Marking the history of Kemper Drug reinforces the significance of this landmark in Elk River. This oral history collected from Bob Kemper provides new insight into the building and also contributes understanding to the business history of the city.
When I bought the store it was the only drugstore in town; and it remained the only drugstore for quite a while. But, of course, eventually, all the grocery stores had pharmacies in them. So, it’s quite a different picture, although Kemper Drug is still there.
My dad had a drugstore in Perham. My older brother is also a pharmacist. So, we grew up in the drugstore. I worked in several stores after that. And then, of course, the war came on; I went and joined the navy. Then I came back and bought the store in Elk River. My partner was my brother. We also had the Perham drugstore. Eventually, we separated and I owned the Elk River store and he, the Perham store.
Well, my dad had our drugstore in Perham, and when I graduated from high school, he asked me—I think the way he worded it—he said, “What do you expect now to make the world a better place to live in?” I didn’t have an answer to that, so he said, until you know what you’re going to do, you can come to work for me. So, I worked in the drugstore in Perham for a year. And then, in the meantime, my father died and my mother died, and my brother and I were partners then and we wanted another store, so we bought a store in Elk River.
When I came here, I was the only drugstore in town; but a situation existed that was kind of bad. All the doctors had their own dispensaries, so when you went to the doctor and you needed some pill, he’d get them. He didn’t write a prescription. Well, I kept working on it. I thought eventually I’ll get the guys talked in to do thing the way they ought to. And they could practice medicine and send the people to the drugstore. But I had a pretty good business even without the prescriptions. We had a soda fountain. We were sitting on the corner. Lot of cars by and traffic, and so we had a pretty good business without that. But I wanted to get the prescription business a little better. Eventually it happened.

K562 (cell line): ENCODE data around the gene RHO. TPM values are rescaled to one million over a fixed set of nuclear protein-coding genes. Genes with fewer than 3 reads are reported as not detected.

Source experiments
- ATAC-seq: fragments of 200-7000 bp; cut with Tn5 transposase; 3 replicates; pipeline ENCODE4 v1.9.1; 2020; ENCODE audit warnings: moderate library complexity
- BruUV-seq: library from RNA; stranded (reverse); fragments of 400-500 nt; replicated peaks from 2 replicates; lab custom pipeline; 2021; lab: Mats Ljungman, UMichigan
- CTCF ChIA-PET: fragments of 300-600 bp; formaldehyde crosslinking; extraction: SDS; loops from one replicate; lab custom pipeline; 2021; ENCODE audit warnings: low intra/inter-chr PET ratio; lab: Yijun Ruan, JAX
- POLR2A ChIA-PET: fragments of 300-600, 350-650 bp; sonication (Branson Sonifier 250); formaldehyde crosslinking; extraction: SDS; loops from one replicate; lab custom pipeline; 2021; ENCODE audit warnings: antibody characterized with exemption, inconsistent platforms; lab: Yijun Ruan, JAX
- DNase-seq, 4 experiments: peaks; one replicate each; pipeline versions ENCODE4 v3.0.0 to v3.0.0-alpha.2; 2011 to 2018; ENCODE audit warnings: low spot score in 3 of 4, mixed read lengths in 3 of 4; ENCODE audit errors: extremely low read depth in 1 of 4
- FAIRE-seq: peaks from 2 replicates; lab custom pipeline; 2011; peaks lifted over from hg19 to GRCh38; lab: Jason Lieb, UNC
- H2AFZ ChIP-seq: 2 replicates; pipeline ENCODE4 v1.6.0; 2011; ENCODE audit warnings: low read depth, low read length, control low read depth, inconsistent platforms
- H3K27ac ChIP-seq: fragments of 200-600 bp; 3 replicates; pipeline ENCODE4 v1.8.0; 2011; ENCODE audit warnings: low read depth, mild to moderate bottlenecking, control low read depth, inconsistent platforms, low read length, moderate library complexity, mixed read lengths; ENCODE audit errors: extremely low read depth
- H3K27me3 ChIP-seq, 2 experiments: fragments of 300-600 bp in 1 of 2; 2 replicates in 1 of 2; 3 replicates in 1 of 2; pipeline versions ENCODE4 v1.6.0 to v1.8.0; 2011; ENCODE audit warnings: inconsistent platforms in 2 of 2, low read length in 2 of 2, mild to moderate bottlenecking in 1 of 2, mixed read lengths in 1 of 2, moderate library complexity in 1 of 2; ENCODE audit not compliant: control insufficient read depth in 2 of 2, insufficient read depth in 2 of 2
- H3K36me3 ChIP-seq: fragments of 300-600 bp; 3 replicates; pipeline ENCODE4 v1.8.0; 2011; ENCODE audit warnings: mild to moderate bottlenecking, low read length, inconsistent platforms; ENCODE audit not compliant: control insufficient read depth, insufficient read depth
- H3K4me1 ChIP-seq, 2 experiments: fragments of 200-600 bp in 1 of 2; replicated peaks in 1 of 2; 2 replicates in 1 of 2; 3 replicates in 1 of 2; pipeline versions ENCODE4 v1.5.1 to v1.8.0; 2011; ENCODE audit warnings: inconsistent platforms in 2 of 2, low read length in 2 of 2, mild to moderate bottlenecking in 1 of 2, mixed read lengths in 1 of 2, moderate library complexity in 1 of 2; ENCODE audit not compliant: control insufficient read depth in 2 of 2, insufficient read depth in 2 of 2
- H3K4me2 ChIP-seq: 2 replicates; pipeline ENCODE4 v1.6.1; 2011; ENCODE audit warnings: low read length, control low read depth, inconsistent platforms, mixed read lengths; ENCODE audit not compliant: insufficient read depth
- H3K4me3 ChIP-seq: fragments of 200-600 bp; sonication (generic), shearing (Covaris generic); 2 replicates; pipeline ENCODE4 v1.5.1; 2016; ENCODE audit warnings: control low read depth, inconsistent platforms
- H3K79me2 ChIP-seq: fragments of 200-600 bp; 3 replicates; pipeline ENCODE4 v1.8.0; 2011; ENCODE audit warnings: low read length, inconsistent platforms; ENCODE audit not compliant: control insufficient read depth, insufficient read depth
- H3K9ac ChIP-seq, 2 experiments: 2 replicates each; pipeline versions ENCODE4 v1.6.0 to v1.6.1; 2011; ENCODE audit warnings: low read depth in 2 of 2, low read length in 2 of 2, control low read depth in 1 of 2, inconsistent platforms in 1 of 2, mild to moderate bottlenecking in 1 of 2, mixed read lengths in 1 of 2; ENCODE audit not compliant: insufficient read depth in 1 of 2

Kemper Drug after fire destroyed the
building in January 1960
Of course, about the fire: it was a cold, very cold day (January 6, 1960) a bitter cold day. And we had opened the store and we had the hotel upstairs, too. I owned that, too. So, one of the clerks came to me and said, “Gee, there’s some smoke coming up on the side of the store here.” And I went over there, and then I went down the basement. Mac Hamlet, who took care of my store, the heating and whatnot, said the furnace acted up. He had one of those fireman feeders. He overdid it but says “I can fix it.” So, I said, okay and I went back up to the store and everything was okay. And then that clerk came back again and said, “there’s smoke coming up over there.” So, I went down there and by that time, there was fire in the ceiling in the basement and Mac Hamlet was still there, and I said, “I guess we better get out of here.” And then I had to go back to the hotel to be sure there weren’t any people there.
So, at any rate, it was a big day, and cold, and we had fire departments from Monticello and Anoka. A lot of people working on that fire, and this is a bitter cold day.
It was a terrific blow. And, I didn’t know quite what to do. I had several people helping me, had some ideas I should find a place in town the would rent. And people sent me back to Minneapolis to get some stock. I went back to the wholesale drug company and told them what happened; and they were all excited.
Of course, now we lost the hotel upstairs, which was really not such a bad deal. I didn’t like the hotel business. So, I didn’t have that big building anymore; and I built a nice new building. It almost, you might say, worked out pretty good for me.
Bob Kemper rebuilt and the building standing on the corner of Highway 10 and Jackson Street remains a significant landmark to the city.